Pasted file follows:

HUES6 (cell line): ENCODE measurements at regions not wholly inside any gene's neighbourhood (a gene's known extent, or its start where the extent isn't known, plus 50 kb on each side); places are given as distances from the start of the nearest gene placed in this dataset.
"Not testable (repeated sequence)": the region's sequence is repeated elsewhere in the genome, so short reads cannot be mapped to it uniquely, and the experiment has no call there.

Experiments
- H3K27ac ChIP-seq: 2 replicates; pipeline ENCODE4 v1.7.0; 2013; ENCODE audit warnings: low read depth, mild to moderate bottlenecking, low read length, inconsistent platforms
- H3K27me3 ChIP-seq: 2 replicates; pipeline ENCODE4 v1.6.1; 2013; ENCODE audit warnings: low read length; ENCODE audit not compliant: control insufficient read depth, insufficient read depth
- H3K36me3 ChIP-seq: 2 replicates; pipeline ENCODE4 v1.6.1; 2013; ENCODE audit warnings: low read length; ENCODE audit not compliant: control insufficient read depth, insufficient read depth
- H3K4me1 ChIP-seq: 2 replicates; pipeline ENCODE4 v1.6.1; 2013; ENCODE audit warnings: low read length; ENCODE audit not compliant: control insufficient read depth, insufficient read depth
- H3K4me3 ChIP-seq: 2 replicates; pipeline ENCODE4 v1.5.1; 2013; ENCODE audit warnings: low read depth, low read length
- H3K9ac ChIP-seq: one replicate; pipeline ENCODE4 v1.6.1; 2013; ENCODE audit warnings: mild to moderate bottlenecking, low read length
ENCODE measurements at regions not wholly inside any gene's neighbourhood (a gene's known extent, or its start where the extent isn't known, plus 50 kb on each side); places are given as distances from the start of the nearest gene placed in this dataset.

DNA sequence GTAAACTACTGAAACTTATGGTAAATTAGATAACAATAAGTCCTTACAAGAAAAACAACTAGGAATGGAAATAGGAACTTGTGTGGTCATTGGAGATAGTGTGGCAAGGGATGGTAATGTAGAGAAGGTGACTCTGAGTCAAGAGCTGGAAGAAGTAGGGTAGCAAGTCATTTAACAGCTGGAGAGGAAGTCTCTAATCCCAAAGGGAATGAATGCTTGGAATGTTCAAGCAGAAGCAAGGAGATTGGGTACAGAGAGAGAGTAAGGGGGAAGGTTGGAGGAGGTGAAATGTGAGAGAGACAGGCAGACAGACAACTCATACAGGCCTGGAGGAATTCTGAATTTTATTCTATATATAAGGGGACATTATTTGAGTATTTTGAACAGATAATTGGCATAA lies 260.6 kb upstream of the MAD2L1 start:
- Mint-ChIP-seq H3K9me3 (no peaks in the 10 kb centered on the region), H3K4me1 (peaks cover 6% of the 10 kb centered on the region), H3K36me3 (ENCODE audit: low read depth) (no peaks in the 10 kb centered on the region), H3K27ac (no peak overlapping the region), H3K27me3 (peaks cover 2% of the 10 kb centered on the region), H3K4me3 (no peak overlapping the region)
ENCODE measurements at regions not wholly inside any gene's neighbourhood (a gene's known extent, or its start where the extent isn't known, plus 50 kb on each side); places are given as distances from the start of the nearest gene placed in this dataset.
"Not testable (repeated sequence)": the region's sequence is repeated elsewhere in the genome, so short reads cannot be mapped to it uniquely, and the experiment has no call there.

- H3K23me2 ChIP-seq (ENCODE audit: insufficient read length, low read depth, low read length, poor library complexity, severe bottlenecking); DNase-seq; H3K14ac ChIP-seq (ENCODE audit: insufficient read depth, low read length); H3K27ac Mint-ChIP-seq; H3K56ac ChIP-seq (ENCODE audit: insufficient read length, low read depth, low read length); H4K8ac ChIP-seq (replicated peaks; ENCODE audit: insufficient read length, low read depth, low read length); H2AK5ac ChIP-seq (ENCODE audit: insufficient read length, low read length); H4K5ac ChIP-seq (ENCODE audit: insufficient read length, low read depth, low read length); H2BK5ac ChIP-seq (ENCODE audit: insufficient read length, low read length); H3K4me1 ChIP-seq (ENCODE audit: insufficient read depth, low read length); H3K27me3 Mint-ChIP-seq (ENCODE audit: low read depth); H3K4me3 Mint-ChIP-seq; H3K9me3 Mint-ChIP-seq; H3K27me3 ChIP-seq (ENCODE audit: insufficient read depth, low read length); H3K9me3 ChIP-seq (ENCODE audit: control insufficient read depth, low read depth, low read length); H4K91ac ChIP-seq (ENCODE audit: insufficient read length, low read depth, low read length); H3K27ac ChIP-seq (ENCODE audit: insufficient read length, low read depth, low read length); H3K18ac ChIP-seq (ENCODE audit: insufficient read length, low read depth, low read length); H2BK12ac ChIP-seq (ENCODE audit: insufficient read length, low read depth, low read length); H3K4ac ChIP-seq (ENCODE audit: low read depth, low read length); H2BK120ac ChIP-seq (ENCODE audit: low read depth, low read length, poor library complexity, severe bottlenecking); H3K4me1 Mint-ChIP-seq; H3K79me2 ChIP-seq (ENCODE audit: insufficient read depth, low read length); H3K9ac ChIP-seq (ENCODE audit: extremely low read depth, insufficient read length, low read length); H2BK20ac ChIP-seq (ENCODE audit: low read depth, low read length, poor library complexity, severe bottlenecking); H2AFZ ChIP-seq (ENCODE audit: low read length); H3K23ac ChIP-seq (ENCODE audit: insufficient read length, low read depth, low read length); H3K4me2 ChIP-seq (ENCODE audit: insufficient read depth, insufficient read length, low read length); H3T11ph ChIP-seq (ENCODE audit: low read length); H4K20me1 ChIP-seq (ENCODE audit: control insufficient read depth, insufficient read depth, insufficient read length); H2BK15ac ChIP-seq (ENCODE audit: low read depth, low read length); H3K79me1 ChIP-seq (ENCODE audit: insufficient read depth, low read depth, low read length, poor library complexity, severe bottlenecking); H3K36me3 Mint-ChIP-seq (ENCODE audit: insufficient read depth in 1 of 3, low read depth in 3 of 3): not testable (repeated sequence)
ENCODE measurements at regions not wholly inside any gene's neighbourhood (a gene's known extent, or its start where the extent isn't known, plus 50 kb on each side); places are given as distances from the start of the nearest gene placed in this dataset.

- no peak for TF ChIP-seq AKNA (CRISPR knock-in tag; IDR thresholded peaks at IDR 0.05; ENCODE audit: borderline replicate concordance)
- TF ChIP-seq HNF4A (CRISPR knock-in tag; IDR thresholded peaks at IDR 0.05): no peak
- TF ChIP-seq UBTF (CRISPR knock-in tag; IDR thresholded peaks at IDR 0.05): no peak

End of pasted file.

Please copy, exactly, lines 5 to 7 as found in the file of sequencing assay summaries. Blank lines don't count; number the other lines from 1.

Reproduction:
- H3K27me3 ChIP-seq: 2 replicates; pipeline ENCODE4 v1.6.1; 2013; ENCODE audit warnings: low read length; ENCODE audit not compliant: control insufficient read depth, insufficient read depth
- H3K36me3 ChIP-seq: 2 replicates; pipeline ENCODE4 v1.6.1; 2013; ENCODE audit warnings: low read length; ENCODE audit not compliant: control insufficient read depth, insufficient read depth
- H3K4me1 ChIP-seq: 2 replicates; pipeline ENCODE4 v1.6.1; 2013; ENCODE audit warnings: low read length; ENCODE audit not compliant: control insufficient read depth, insufficient read depth